concurrent majorities

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John C. Calhoun (1782—1850)


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Majorities in each of several bodies, such as houses in a legislature. Used specifically by John C. Calhoun for the claim that a policy (on slavery, for instance) should not be implemented unless a majority in both areas affected agreed with it. This would of course have resulted in no policy on slavery being adopted at all. Many constitutions require concurrent majorities for certain sorts of weighty decisions.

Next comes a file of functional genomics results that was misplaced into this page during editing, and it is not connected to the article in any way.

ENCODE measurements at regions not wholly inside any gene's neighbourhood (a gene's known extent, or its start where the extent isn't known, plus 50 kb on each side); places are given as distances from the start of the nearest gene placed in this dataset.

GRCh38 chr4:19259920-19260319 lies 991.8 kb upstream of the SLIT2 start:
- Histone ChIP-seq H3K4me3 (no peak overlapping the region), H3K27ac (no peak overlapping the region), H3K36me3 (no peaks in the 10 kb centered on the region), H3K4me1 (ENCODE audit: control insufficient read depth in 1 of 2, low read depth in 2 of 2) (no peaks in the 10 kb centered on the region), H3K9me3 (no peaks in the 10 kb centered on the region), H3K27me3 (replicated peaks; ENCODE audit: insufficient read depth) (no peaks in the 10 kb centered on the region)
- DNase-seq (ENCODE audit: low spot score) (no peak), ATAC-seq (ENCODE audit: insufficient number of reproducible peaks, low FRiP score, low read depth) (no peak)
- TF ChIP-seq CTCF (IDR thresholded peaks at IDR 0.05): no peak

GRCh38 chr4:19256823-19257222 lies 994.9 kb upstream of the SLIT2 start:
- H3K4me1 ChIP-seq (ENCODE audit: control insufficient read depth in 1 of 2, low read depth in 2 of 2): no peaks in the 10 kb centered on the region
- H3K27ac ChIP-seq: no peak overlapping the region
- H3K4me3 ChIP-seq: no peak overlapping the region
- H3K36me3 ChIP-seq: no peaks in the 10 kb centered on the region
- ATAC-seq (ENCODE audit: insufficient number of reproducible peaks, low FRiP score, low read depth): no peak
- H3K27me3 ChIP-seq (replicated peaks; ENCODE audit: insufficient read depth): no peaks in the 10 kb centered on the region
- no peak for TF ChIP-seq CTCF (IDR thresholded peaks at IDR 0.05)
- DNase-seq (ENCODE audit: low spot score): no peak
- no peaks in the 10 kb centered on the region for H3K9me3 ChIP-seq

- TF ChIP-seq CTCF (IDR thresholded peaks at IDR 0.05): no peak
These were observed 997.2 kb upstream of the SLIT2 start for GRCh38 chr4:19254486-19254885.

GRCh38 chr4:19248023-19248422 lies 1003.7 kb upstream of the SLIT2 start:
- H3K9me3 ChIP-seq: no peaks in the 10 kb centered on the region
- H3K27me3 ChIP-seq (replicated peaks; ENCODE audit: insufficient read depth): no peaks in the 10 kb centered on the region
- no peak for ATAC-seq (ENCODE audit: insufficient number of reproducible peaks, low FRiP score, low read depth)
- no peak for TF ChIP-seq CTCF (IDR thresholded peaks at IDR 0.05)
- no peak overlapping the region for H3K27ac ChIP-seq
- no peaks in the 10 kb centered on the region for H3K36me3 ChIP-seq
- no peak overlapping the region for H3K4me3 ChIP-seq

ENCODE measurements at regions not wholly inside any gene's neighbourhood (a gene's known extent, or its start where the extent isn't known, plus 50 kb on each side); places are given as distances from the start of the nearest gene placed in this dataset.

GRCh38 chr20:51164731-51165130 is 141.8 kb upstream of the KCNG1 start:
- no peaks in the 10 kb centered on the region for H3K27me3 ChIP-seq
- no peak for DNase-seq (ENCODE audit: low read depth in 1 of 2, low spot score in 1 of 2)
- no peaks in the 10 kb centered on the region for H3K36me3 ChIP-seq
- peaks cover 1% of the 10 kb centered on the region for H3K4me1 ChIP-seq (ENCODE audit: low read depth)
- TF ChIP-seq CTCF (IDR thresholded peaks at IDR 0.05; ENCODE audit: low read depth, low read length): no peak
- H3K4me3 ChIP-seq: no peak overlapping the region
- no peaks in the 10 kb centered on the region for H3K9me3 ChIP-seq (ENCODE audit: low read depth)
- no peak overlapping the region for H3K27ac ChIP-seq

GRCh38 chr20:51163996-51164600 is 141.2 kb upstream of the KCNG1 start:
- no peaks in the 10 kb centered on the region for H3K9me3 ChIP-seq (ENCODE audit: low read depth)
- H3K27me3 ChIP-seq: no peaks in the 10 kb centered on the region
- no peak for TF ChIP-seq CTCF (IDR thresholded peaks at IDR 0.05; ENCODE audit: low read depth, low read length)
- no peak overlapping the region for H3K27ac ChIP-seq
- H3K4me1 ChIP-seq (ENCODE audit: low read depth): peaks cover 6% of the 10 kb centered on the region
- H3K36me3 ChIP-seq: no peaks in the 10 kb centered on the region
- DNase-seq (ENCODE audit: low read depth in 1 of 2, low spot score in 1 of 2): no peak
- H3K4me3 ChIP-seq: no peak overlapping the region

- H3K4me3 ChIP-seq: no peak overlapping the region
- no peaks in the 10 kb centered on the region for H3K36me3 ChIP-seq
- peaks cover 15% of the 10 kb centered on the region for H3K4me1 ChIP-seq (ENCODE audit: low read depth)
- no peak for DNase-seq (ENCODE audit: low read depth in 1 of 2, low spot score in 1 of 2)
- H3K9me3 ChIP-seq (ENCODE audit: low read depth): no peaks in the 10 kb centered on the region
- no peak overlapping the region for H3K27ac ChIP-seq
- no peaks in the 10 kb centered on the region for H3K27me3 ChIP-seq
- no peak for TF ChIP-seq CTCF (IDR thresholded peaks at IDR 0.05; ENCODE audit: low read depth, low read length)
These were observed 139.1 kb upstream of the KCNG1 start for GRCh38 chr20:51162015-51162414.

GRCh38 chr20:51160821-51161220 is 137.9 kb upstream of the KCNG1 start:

Subjects: Politics.

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